The input for PRAWNS is a set of whole genomes. For each genome, the unique k-mers are determined and later merged to form shared-exact matching regions called blocks. Next, the neighborhood for each block is obtained. Collated blocks are determined using these neighboring pairs of blocks. Algorithm 1 determines the components of collated blocks by constructing a KNN graph. The collated blocks from each component are merged to form the metablocks. This is achieved by Algorithm 2. In addition, PRAWNS also has a feature to identify paired regions.

Image overview: Collated blocks and KNN graph constructed from four genomes.
Image source: https://doi.org/10.1093/bioinformatics/btac844

Scalability and efficiency of PRAWNS

The performance of PRAWNS was benchmarked using a whole-genome dataset of 362 Acinetobacter baumannii isolates. Scalability for the method was tested using two datasets, viz, a bacterial and a fungi dataset. PRAWNS was able to decompose conserved regions into metablocks. On the other hand, multiple conserved regions were mapped to a single LCB with SIBELIAZ-LCB, giving rise to redundancy. 

PRAWNS was run on a dataset of 4000 bacterial genomes and was executed in 24 hours and yielded a pan-genome with more than 55,000 conserved regions. PRAWNS was also tested on a eukaryotic dataset of fungi that generated a pan-genome comprising more than 85,000 regions in less than 21 hours. PRAWNS was also found to be robust to the choice of k-er length when tested with the bacterial dataset.

AMR in Acinetobacter baumannii: An application

The statistically significant conserved regions, as produced by PRAWNS in this dataset, were found to map to several promoter regions and mobile elements associated with antimicrobial resistance. Understudied antimicrobial resistance-related genes were also mapped to the conserved regions. More than 75,000 paired regions were identified, suggesting the role of the co-presence of genomic factors in antimicrobial resistance.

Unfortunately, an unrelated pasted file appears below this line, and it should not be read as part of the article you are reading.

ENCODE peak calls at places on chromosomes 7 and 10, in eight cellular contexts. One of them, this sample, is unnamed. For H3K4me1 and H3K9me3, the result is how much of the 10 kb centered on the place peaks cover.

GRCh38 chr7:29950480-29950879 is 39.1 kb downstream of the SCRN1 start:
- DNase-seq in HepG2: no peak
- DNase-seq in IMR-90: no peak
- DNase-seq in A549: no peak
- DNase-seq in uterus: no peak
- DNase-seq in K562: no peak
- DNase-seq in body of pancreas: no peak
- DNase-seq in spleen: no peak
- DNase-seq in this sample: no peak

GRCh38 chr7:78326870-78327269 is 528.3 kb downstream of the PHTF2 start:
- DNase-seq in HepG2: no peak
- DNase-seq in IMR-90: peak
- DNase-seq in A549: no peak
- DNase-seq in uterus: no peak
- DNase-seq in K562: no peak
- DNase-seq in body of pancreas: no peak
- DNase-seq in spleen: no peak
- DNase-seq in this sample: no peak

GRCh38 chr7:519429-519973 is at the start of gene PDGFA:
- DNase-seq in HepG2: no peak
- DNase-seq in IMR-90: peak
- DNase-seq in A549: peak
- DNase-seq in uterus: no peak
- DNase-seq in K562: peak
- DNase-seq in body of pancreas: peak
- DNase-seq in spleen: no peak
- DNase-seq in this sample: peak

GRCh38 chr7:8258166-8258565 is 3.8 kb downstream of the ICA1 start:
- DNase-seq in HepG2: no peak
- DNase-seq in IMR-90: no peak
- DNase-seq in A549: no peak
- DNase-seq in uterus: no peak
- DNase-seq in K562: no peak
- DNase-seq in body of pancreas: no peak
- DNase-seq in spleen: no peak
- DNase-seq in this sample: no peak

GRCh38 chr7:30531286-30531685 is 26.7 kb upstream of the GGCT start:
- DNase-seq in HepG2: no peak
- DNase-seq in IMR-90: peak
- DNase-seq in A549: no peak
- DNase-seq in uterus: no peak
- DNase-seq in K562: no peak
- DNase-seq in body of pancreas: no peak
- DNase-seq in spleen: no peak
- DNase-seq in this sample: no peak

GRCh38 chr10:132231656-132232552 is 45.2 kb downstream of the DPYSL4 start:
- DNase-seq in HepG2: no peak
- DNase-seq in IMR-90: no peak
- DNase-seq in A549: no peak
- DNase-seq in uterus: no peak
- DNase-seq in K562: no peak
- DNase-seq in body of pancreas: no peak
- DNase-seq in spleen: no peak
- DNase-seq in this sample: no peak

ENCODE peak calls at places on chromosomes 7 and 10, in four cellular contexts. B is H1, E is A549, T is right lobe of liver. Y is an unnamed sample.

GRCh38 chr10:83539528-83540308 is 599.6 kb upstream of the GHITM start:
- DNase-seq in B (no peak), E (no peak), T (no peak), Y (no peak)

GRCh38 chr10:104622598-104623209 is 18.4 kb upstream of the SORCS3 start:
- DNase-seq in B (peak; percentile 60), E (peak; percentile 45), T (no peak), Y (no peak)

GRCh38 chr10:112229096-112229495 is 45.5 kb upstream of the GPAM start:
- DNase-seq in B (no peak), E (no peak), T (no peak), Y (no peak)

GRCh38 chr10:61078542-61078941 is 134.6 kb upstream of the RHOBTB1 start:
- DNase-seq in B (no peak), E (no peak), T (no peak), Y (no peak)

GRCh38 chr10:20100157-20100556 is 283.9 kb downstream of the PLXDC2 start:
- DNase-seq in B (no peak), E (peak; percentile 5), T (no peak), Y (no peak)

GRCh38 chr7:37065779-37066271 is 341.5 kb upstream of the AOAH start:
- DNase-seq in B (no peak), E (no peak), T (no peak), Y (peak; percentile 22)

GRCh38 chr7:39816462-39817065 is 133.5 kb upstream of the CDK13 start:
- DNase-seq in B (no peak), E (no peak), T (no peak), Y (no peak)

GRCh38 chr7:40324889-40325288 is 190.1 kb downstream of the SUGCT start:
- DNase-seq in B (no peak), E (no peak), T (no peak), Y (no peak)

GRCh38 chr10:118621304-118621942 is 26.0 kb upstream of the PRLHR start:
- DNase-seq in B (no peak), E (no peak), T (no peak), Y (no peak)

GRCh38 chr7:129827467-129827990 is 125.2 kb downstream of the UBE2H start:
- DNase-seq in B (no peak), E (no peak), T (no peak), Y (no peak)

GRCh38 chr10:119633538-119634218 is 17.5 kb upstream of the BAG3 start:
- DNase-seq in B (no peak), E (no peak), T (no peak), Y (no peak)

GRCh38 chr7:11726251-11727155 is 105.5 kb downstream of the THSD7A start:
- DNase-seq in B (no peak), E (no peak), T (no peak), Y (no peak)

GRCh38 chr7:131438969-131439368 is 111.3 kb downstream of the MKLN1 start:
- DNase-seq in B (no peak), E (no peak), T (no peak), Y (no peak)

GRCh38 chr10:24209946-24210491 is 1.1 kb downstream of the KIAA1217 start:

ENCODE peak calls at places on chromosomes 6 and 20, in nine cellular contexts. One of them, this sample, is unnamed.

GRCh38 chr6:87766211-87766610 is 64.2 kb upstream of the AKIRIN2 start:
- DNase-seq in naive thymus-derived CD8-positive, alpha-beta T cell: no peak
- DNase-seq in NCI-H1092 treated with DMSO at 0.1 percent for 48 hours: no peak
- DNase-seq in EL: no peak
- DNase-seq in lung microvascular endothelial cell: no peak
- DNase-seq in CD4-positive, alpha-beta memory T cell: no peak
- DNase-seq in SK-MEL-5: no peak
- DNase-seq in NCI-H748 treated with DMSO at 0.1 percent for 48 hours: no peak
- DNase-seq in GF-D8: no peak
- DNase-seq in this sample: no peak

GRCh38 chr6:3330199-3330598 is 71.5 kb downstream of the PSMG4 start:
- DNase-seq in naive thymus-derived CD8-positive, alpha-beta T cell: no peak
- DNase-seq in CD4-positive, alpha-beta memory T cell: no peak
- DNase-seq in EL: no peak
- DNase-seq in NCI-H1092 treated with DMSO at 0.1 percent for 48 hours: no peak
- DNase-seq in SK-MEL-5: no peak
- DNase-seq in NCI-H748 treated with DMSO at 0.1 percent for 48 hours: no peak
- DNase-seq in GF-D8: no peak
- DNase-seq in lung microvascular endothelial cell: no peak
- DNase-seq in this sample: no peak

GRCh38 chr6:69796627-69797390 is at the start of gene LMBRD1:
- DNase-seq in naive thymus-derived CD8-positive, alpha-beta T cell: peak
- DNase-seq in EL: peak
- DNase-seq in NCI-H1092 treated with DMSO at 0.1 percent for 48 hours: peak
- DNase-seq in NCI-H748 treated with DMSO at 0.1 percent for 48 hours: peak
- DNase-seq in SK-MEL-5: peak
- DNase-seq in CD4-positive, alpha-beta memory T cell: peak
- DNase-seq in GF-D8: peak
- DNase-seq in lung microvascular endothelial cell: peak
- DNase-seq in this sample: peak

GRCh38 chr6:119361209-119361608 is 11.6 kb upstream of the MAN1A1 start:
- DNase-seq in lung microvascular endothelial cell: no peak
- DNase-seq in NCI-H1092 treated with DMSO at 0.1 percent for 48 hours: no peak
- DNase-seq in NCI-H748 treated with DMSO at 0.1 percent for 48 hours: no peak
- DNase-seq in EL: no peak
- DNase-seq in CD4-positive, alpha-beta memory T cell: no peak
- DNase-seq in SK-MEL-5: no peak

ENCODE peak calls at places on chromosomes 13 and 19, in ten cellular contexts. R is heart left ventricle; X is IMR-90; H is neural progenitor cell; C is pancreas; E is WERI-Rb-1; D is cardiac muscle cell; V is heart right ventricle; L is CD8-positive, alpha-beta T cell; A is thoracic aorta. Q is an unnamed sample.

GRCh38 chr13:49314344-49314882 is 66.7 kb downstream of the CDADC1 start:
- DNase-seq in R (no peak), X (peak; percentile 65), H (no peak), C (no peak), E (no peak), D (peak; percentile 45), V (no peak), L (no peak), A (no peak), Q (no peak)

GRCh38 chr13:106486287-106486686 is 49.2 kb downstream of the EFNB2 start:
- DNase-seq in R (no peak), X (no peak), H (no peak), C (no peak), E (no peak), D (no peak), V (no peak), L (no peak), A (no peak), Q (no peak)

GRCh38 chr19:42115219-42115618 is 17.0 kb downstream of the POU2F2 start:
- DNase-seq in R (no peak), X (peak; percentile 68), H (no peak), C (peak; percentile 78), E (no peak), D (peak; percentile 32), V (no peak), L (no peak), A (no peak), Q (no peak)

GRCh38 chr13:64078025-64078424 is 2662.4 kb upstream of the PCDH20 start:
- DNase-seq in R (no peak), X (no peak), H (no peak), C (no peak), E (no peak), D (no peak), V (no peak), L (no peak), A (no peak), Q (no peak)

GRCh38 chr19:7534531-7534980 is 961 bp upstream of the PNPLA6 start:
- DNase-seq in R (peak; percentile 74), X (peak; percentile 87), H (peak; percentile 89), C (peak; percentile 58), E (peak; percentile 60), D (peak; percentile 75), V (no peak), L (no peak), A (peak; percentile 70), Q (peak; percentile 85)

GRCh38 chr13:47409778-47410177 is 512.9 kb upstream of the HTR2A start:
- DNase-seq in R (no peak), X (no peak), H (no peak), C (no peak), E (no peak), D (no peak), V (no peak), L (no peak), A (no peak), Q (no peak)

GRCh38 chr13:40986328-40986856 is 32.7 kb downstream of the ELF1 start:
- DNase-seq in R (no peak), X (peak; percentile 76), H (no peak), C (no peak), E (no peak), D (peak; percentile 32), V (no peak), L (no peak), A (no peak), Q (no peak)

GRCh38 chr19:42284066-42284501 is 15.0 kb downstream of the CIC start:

Conclusion

The need of the hour in comparative genomics was a computational tool for pan-genome analysis. PRAWNS establishes itself as a scalable and efficient candidate to fill this gap in the toolkit for genotype-phenotype association studies. It scales to a large number of genomes and generates a concise set of features with very less computational cost. PRAWNS can be parallelized over multiple threads, and disk-sed storage is used for its computations. However, currently, PRAWNS does not include SNPs and indels. The authors suggest that the metablock structure could be used for identifying such events and plan to include these in future versions. The method promises to be an effective framework for exploring pan-genome genomic variations in bacterial as well as eukaryotic genomes, as in the fungi dataset. Determination of antimicrobial resistance genomic factors would lead to advancement in drug design and better monitoring of food safety and public health.

Article Source: Reference Paper | PRAWNS is freely downloadable from GitHub

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Banhita is a consulting scientific writing intern at CBIRT. She's a mathematician turned bioinformatician. She has gained valuable experience in this field of bioinformatics while working at esteemed institutions like KTH, Sweden, and NCBS, Bangalore. Banhita holds a Master's degree in Mathematics from the prestigious IIT Madras, as well as the University of Western Ontario in Canada. She's is deeply passionate about scientific writing, making her an invaluable asset to any research team.